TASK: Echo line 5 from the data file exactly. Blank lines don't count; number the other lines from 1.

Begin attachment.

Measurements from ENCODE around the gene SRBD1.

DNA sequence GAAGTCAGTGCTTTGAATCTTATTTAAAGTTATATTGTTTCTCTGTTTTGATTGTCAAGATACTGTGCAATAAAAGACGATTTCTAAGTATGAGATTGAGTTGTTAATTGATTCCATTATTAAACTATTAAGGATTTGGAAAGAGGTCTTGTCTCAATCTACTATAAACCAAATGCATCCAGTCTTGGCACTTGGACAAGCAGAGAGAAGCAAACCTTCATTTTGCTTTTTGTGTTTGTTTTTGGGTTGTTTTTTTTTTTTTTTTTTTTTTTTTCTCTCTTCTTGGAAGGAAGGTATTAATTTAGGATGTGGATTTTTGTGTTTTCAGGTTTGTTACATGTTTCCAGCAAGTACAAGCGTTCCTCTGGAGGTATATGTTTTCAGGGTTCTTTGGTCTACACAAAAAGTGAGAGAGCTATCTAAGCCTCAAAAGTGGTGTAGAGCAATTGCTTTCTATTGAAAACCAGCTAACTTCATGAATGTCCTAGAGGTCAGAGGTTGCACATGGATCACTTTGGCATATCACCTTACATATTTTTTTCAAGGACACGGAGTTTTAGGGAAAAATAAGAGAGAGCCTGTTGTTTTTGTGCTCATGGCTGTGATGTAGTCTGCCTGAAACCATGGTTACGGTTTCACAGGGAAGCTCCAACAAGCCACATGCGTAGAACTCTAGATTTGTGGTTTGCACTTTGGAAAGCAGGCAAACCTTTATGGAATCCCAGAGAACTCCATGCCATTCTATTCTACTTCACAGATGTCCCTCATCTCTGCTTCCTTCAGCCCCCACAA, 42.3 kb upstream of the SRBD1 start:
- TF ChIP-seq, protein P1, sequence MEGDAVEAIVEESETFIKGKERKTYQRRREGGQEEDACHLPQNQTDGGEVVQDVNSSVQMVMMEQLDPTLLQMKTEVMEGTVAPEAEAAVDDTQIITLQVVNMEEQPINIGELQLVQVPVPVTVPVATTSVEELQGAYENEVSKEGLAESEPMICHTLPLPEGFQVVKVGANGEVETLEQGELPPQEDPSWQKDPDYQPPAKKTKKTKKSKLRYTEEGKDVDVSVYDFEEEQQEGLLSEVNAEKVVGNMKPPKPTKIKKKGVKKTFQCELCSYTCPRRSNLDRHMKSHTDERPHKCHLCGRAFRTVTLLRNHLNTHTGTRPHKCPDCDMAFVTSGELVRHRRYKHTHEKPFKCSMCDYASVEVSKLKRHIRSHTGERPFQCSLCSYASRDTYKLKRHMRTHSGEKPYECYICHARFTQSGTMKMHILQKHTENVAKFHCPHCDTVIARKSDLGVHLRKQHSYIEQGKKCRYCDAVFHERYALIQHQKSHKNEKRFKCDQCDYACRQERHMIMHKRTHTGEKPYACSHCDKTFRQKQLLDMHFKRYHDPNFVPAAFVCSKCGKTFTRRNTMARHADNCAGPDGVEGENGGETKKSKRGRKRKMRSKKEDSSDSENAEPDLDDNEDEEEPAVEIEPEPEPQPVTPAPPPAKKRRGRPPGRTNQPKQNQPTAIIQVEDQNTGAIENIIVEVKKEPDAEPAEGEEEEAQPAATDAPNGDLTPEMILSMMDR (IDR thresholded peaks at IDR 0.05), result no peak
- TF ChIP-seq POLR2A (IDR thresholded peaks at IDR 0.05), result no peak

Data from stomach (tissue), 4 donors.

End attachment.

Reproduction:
Data from stomach (tissue), 4 donors.